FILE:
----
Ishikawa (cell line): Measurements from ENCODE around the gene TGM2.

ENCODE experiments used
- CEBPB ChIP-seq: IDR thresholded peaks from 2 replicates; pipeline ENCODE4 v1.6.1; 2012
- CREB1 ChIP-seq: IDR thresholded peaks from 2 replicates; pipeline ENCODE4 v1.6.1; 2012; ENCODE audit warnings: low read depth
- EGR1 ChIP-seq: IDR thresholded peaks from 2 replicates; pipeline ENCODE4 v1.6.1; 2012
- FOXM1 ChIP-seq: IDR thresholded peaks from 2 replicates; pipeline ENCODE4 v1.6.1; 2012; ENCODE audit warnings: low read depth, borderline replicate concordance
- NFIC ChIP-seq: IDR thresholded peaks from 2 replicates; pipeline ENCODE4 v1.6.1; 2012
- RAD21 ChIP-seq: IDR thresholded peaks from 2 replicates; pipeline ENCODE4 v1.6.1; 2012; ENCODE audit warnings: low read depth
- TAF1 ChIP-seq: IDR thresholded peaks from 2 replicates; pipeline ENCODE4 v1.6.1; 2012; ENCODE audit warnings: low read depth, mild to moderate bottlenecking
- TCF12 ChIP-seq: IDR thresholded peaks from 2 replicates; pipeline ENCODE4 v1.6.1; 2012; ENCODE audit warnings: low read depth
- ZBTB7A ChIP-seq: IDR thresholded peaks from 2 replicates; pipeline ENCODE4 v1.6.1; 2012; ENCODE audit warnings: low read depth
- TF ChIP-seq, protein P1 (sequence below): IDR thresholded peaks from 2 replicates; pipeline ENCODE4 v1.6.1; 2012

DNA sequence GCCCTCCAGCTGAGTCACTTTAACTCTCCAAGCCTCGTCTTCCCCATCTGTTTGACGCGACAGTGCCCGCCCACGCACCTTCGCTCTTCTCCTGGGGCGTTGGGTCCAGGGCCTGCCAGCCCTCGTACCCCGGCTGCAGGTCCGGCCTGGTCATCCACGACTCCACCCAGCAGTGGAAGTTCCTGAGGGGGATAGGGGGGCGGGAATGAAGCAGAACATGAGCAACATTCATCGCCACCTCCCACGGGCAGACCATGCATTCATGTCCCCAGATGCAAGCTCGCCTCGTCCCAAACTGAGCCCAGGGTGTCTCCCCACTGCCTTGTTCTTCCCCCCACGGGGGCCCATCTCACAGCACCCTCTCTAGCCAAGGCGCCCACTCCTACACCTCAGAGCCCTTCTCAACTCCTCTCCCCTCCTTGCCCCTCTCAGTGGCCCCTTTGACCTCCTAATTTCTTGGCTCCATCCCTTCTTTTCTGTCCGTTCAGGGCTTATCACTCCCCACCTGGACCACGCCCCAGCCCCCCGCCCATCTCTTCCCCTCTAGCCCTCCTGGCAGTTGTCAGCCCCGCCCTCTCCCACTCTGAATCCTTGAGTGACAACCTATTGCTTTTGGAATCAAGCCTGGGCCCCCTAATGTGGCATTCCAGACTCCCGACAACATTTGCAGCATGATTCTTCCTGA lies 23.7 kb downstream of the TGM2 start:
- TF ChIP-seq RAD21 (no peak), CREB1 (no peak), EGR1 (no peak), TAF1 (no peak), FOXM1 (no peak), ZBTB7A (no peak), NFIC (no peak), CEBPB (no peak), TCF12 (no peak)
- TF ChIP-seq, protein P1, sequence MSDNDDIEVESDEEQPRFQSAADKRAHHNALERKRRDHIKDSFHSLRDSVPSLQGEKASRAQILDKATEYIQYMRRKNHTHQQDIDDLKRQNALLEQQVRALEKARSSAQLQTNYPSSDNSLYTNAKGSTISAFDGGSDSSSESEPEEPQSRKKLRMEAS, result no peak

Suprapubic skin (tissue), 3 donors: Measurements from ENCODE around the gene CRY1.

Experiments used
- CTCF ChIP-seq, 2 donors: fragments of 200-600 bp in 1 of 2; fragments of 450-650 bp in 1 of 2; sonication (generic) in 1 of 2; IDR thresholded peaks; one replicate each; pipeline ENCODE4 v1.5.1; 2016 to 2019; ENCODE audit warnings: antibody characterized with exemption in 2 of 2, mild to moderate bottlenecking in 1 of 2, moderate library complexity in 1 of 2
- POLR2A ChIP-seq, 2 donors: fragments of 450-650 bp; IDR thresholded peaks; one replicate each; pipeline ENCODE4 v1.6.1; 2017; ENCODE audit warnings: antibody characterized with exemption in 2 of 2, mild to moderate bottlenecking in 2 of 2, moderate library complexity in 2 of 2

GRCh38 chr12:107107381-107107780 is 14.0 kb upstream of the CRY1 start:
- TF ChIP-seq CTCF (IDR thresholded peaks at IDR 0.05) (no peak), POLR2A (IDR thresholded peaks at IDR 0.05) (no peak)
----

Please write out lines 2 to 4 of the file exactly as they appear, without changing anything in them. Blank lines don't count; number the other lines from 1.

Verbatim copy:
ENCODE experiments used
- CEBPB ChIP-seq: IDR thresholded peaks from 2 replicates; pipeline ENCODE4 v1.6.1; 2012
- CREB1 ChIP-seq: IDR thresholded peaks from 2 replicates; pipeline ENCODE4 v1.6.1; 2012; ENCODE audit warnings: low read depth